Swedish Centre for Biomass Gasification (SFC)—launched in 2011 to provide coordination of Sweden-based efforts to develop gasification of biomass into a viable alternative to fossil energy carriers—looks set to continue its operations for four more years. The much-awaited announcement came as a the Swedish Energy Agency confirmed its decision in a press release to provide provisional funding for another programme period, from 20 April 2017 to 19 April 2021.The
Gasification of biomass, in which lignocellulosic feedstock is turned into synthesis gas and then converted to liquid biofuel or electricity, is taken to be one of the cleanest and most technology-ready options when it comes to renewable alternatives to fossil energy carriers. According to estimates outlined in a government-commissioned package of reports from 2013, one in three cars travelling on Swedish roads could be running on the new fuels in 2030. These could be renewable dimethyl ether, methanol, methane or synthetic diesel.
“This is the most efficient technology [among those aimed at converting biomass to transport fuels] that can handle forestry residues in the form of tree tops and branches. It is flexible in terms of feedstock and products. Among the alternative transport fuel technologies, it ought to be the lowest hanging fruit”, Lundgren said.
Apart from holding the SFC directorship, Lundgren serves as an associate professor at the Luleå University of Technology and as head of Bio4Energy System Analysis and Bioeconomy, one of the Bio4Energy research and development (R&D) platforms. He said he cherished the opportunity to lead the SFC into its third programme period.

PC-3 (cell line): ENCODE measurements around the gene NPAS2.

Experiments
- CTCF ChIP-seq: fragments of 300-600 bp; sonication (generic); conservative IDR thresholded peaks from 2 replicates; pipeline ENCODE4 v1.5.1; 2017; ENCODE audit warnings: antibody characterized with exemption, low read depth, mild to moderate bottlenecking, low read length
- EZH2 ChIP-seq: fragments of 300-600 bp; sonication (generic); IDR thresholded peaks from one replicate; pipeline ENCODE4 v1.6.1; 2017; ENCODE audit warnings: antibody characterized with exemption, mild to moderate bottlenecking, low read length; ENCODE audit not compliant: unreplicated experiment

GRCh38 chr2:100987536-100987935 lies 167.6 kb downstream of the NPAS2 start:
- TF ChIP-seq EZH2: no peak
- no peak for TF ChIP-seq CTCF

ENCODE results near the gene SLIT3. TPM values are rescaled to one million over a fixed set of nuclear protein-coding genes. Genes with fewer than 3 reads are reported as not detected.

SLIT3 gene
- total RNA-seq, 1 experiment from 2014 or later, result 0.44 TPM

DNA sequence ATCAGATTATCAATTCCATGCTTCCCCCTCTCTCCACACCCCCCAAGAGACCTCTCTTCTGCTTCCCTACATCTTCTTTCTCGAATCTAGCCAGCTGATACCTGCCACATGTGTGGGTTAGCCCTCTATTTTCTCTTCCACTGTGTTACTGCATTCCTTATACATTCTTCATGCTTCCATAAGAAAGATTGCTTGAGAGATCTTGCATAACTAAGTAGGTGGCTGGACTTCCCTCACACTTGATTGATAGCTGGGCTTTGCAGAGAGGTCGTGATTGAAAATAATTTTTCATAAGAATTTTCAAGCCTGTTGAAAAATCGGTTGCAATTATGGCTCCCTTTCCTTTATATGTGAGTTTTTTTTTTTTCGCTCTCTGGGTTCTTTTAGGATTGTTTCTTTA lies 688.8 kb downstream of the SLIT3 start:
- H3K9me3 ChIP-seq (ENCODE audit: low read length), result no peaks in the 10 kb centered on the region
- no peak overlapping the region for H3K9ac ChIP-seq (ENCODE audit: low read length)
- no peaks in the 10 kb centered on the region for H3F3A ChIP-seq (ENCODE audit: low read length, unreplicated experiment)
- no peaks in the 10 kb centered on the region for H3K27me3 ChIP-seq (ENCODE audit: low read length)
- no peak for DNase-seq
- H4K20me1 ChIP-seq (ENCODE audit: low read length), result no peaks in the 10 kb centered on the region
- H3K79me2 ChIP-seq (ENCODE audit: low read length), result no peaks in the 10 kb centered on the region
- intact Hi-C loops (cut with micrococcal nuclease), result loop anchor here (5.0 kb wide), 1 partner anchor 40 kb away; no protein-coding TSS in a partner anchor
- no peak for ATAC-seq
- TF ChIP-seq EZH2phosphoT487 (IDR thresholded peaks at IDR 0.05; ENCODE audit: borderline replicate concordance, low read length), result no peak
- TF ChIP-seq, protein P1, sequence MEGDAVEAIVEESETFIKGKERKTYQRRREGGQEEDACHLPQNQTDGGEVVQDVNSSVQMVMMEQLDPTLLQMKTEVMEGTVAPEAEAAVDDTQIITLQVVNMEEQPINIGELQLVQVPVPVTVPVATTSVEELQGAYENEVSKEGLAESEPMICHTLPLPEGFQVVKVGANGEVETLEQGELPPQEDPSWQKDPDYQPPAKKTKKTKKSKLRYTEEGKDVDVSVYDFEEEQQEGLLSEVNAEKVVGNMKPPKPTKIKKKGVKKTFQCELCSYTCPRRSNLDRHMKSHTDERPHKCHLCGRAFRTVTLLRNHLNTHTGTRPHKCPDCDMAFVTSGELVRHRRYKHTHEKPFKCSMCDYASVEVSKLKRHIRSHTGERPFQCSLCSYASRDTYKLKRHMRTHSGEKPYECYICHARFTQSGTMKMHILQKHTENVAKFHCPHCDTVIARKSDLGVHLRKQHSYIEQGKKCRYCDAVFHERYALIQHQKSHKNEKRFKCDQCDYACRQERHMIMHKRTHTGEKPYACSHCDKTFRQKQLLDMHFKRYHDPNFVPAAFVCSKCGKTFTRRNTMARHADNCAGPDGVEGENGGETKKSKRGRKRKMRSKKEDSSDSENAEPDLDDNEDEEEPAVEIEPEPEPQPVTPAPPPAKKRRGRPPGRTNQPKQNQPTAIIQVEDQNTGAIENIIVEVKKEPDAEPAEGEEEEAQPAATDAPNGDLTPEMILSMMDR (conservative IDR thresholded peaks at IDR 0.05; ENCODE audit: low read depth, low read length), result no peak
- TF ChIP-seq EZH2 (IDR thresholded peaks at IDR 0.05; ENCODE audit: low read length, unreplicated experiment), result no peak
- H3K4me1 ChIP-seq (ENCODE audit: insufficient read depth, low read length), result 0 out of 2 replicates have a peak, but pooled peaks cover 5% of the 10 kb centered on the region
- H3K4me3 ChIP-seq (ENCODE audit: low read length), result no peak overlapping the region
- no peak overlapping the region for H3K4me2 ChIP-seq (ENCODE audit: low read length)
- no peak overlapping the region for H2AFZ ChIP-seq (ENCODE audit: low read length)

"Our main achievement has been to develop the skill and competency needed to launch the technology and to put Sweden on the map when it comes to research on biomass gasification. We are among the best in the world. Our work has been important in the development of [the biomass demonstration plant] GoBiGas in Gothenburg and the launch of cyclone gasification at Meva Energy", the latter an SME in the Bio4Energy cluster, Lundgren said;
“From this point on we are going to work to increase further the efficiency and the operational ability of the technology processes so that costs can come down and the conditions for full-scale industrial deployment can be improved".
The SFC—that includes three main research nodes, operated by researchers at eight universities, one research institute and about 20 industrial companies—relies on equal shares of funding from the Swedish government, academia and industry.
- Written by Anna Strom